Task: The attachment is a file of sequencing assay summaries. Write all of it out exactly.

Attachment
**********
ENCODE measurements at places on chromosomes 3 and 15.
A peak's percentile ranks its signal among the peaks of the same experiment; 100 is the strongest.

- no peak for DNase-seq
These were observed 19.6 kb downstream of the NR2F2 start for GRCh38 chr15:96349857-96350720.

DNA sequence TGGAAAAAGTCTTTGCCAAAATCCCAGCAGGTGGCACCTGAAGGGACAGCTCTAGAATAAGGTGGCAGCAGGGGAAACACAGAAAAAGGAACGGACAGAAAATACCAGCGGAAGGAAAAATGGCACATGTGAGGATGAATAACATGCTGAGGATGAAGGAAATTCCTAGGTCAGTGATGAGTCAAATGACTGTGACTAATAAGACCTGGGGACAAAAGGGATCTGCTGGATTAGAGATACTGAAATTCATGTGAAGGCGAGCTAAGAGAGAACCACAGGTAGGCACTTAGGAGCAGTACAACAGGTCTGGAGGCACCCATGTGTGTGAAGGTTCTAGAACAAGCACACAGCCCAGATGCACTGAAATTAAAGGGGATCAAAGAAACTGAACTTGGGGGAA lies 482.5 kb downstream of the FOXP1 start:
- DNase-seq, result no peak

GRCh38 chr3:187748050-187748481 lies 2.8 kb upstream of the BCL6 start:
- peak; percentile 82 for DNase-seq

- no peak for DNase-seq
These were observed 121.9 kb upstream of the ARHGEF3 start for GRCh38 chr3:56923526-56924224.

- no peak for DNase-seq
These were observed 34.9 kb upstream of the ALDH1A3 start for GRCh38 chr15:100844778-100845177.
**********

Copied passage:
ENCODE measurements at places on chromosomes 3 and 15.
A peak's percentile ranks its signal among the peaks of the same experiment; 100 is the strongest.

- no peak for DNase-seq
These were observed 19.6 kb downstream of the NR2F2 start for GRCh38 chr15:96349857-96350720.

DNA sequence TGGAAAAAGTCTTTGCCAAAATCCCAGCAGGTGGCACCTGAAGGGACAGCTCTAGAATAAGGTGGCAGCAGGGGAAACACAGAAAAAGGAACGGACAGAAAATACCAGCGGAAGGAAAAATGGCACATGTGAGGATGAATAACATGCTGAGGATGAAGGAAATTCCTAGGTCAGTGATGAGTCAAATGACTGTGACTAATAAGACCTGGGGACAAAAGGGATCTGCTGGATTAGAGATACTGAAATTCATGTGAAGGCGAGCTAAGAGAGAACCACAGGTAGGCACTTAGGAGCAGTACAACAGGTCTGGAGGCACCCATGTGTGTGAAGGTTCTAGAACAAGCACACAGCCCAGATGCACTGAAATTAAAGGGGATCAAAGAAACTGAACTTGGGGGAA lies 482.5 kb downstream of the FOXP1 start:
- DNase-seq, result no peak

GRCh38 chr3:187748050-187748481 lies 2.8 kb upstream of the BCL6 start:
- peak; percentile 82 for DNase-seq

- no peak for DNase-seq
These were observed 121.9 kb upstream of the ARHGEF3 start for GRCh38 chr3:56923526-56924224.

- no peak for DNase-seq
These were observed 34.9 kb upstream of the ALDH1A3 start for GRCh38 chr15:100844778-100845177.